Dublin’s public transit is a mixed bag, from the standpoint of pet-friendliness. Put briefly, if you have a small dog, you will do well on commuter rail, the DART coastal train, and intercity trains; and you can likely get around by bus. Bigger dogs will face challenges and charges, and no pet dogs are allowed on LUAS (light rail).
Here are more details, with links to the services and to their pet policies:
Dublin Bus operates an extensive network of routes in and around … Read more
Copenhagen kindly provides an official tourist site for the city, called VisitCopenhagen — so valuable for those of us who struggle with Danish. Its section on public transport sketches out the options: A-buses, colored red & yellow, operate around the clock, and are supplemented during part of the day by the blue & yellow S-buses (which have fewer stops); the metro currently has two lines (a third is being constructed), and is, among other things, a splendid way to reach the city from the … Read more
This post was triggered by an article I ran across applauding the Madrid subway system’s recent decision to eliminate fees for pets. (Buen trabajo, Madrid!) I’ve since learned that Madrid’s public transit system, including metro trains, buses, and cercanías local rail, is vast. High time, therefore, to include it in Dog Jaunt’s list of public transit pet policies. Here’s what I’ve found:
Madrid’s metro system (as always, I give you the general link first, and then follow up with the pet policy — which gets … Read more
Put briefly, your pet dog need only be leashed and muzzled to travel on Rome’s public transit, but there is a fee. Broadening the focus beyond Rome, small pets in carriers travel for free on Trenitalia regional and long-distance trains, while there is a fee for larger dogs. We haven’t been back to Rome since Chloe walked (or, rather, wiggled — she was very small) into our lives. I suspect that, as in Paris, the rules provide a general framework for … Read more
At the top of my list of two-week vacation ideas is a road trip down the Hudson River, starting much farther north, in Québec City and Montréal, then dawdling from Saratoga Springs to New York City. The foreseeable future doesn’t include two free weeks, however, so I’m channeling my energies into planning and researching. I’m delighted to report that travelers with small pets have a wealth of public transit options in both Montréal and Québec City — how nice to be able … Read more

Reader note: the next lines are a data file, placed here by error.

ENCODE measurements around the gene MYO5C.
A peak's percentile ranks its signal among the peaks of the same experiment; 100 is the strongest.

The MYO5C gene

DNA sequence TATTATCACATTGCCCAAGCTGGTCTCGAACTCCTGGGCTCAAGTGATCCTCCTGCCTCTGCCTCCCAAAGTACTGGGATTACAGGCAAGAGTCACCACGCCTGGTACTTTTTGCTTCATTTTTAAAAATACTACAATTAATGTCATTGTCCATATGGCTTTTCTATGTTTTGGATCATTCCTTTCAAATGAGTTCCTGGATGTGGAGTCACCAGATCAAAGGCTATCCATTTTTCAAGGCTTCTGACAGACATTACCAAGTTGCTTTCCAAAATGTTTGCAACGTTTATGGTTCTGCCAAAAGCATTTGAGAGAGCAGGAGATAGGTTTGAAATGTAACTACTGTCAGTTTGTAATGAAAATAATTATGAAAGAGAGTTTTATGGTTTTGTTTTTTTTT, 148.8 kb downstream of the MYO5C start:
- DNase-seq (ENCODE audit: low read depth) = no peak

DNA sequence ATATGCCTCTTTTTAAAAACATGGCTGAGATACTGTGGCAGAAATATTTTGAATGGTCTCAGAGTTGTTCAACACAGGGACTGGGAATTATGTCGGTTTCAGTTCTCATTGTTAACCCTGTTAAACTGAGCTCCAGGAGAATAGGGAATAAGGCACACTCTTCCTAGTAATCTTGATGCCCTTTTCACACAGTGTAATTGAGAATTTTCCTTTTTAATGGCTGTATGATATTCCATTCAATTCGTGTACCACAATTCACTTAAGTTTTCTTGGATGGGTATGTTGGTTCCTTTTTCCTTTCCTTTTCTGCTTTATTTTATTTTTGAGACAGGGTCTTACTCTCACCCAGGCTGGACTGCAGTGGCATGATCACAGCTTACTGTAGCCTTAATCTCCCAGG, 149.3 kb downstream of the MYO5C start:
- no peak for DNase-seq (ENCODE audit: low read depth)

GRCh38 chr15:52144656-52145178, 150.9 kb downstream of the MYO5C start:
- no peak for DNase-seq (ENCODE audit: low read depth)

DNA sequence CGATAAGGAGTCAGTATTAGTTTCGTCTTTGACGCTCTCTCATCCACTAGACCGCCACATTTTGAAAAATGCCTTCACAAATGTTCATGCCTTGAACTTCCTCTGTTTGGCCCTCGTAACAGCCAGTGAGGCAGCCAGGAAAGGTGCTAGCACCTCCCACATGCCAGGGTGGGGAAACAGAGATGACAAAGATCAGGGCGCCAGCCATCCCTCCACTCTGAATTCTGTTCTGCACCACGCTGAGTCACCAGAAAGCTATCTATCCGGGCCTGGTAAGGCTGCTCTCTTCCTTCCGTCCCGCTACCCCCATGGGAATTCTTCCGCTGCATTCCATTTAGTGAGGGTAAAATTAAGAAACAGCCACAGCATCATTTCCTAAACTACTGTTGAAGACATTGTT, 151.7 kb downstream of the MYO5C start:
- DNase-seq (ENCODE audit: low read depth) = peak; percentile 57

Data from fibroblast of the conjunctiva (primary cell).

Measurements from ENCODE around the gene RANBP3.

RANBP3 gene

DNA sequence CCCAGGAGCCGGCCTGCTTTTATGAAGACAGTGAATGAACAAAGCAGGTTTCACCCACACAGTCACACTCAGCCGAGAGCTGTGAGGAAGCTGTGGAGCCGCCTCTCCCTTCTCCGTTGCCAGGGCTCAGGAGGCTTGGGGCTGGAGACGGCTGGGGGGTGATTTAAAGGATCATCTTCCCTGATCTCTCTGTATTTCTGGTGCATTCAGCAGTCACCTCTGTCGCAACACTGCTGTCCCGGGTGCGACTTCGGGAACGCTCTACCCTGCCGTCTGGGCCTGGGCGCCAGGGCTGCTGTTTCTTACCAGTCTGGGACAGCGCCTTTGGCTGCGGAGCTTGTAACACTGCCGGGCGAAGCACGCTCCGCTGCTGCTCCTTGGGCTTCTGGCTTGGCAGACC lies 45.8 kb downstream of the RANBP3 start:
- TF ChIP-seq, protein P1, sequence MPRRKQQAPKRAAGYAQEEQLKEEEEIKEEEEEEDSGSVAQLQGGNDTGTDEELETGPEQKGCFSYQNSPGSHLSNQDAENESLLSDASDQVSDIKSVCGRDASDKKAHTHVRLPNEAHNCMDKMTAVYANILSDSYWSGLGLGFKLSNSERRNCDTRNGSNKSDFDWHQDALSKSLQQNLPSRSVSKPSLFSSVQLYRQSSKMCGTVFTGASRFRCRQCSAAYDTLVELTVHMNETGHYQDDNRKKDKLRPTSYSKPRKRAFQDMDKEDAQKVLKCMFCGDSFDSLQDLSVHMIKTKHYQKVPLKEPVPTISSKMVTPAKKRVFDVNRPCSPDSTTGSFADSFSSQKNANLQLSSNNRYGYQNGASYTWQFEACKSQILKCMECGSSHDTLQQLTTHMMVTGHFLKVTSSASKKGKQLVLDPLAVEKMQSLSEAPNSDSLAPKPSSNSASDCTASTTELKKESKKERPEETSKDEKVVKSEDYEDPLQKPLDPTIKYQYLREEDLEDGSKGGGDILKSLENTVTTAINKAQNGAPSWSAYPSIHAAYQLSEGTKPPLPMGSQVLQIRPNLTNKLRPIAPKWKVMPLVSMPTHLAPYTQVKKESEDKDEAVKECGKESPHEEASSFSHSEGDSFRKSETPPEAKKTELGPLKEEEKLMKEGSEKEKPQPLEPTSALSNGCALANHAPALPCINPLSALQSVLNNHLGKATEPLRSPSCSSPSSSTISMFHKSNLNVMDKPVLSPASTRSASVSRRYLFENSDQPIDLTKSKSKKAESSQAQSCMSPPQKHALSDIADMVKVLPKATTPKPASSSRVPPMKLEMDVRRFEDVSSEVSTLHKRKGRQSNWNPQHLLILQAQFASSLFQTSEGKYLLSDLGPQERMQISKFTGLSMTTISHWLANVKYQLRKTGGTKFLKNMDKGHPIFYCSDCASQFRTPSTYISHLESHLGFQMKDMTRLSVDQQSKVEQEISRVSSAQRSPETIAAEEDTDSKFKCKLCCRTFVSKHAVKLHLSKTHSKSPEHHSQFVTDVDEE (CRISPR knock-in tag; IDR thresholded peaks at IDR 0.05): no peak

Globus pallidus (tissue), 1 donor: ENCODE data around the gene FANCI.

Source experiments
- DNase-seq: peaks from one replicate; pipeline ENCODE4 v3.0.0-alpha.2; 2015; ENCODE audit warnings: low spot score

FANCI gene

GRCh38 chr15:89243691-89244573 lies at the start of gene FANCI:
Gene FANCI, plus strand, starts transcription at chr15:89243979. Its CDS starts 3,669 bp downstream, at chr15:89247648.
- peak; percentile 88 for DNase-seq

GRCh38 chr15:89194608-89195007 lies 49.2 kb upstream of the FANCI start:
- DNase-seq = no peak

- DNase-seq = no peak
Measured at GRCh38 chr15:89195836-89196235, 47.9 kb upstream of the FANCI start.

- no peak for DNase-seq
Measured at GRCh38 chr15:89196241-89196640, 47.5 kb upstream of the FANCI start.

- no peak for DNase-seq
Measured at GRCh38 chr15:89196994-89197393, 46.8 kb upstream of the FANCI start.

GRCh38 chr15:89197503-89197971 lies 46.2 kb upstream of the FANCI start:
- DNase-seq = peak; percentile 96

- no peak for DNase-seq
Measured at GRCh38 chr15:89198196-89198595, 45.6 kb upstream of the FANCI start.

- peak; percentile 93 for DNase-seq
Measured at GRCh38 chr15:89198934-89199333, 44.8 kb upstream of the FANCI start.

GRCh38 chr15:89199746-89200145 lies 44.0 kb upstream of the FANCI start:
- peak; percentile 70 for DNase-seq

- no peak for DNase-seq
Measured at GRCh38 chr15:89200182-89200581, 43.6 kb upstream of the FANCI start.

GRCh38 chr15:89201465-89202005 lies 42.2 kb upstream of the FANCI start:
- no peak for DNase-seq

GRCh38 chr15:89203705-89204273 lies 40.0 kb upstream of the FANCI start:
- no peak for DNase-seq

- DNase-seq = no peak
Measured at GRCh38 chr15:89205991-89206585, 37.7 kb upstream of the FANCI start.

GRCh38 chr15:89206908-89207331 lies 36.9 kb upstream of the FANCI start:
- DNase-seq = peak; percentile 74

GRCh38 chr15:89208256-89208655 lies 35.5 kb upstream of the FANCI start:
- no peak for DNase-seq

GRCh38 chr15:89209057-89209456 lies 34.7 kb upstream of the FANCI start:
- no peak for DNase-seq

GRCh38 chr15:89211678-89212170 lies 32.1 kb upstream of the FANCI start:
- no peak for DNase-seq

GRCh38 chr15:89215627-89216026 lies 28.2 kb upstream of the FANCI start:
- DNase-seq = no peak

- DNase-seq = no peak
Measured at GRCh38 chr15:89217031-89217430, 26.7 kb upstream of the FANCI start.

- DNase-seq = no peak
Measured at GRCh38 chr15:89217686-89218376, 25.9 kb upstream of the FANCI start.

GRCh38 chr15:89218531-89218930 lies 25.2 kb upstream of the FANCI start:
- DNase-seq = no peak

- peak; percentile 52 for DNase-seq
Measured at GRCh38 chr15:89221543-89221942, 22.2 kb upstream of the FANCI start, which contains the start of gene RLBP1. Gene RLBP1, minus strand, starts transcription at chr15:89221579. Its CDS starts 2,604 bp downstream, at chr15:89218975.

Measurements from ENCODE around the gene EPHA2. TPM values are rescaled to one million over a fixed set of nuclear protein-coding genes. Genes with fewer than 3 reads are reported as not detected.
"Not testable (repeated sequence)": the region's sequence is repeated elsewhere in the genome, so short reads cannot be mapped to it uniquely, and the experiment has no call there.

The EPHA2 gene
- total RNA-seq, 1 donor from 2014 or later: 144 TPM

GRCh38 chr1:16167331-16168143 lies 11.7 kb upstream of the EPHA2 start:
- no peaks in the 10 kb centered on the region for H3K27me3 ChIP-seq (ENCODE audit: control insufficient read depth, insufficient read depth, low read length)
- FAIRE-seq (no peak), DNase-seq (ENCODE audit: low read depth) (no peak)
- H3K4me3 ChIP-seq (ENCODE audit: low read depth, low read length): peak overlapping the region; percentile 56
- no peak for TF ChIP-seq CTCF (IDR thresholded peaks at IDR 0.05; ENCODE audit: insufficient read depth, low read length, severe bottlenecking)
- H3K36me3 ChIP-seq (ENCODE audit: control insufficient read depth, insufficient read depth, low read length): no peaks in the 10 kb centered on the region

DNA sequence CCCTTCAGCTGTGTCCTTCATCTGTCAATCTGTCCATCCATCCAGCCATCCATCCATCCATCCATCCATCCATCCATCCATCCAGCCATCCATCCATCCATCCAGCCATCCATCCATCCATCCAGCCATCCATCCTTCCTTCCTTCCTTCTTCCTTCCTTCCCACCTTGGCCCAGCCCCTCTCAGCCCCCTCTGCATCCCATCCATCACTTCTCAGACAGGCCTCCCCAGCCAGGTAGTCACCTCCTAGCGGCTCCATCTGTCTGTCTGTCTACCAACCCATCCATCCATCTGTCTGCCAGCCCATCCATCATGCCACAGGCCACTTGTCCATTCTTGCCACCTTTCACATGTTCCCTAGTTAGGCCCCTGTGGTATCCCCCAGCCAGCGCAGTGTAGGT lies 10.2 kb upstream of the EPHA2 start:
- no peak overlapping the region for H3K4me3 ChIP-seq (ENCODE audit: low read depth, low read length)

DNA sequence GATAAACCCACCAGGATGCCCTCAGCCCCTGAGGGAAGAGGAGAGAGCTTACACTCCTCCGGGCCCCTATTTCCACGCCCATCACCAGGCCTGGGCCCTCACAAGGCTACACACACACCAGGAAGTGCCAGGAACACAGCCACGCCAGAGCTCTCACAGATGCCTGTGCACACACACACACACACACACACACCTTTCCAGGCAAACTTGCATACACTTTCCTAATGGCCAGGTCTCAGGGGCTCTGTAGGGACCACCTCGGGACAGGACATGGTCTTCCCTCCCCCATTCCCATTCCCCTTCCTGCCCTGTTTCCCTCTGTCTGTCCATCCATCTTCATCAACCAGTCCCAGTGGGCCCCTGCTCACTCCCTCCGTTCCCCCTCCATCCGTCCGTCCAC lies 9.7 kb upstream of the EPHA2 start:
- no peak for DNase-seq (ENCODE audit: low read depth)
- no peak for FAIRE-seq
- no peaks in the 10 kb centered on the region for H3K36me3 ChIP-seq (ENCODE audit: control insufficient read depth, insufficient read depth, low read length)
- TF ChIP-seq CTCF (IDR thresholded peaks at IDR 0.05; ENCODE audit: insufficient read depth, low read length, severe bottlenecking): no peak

About a month ago, Chloe and I traveled from Seattle to Portland (and back) via Amtrak. I look at that sentence and I marvel: For the past seven years, I’ve been wistfully comparing Amtrak’s draconian pet policy to European trains’ typically generous policies, and praising the rare U.S. train systems (hello, Metro-North!) that are pet-friendly. Back in 2014, Amtrak cracked open the door with a pilot program allowing pet cats and dogs in carriers on certain Chicago-area trains, and they later gently … Read more
After his 20-year snooze in the Catskills, Rip van Winkle’s first spoken words, appropriately for this blog, refer to his beloved pet Wolf: “‘My very dog,’ sighed Rip, ‘has forgotten me!’” Chloe and I have been gone nearly as long, it seems, but we haven’t forgotten you, and you (bless you, Dog Jaunt Nation!) haven’t forgotten us. Thank you for all the comments and travel reports — this is the week that I will start posting them and responding.
As those of … Read more
What a pleasure it was to open a recent e-mail message and see a jubilant report from reader Wanda about spending four months in Europe with her pup! Here’s The Fuzzy One, a seven year-old, 13 lb. Shih Tzu, on a Trenitalia train to Venice:
Waiting to get underway at the Turin train station
Officially, per the Trenitalia website, your pet dog must travel in a 70x30x50 cm container, but heck, it’s Italy — I suspect that by this point in … Read more
A quick recap for those of you who are just arriving at Dog Jaunt: I added a week to our month-long trip to Paris because I wanted to have the experience of taking Chloe into, and out of, England via the Eurotunnel Le Shuttle.
Why make the effort? You are not allowed to fly into the U.K. with an in-cabin pet, so people who prefer to travel within arm’s reach of their dog have to be creative: One of the options, as … Read more
Reader Simone’s reference, in a recent post, to taking Spock, her Cavalier, on Berlin’s subway and buses reminded me that Dog Jaunt has a collection of posts about public transit pet policies, and Berlin needs to be on it.
Berlin’s public transit menu includes rapid transit and commuter trains (U-Bahn and S-Bahn), regional trains (Deutsche Bahn’s Regionalbahn and Regional-Express), trams, buses, and ferries.
The BVG (Berliner Verkehrsbetriebe) operates the U-Bahn, the city’s trams and buses, and much of the ferry system. Small … Read more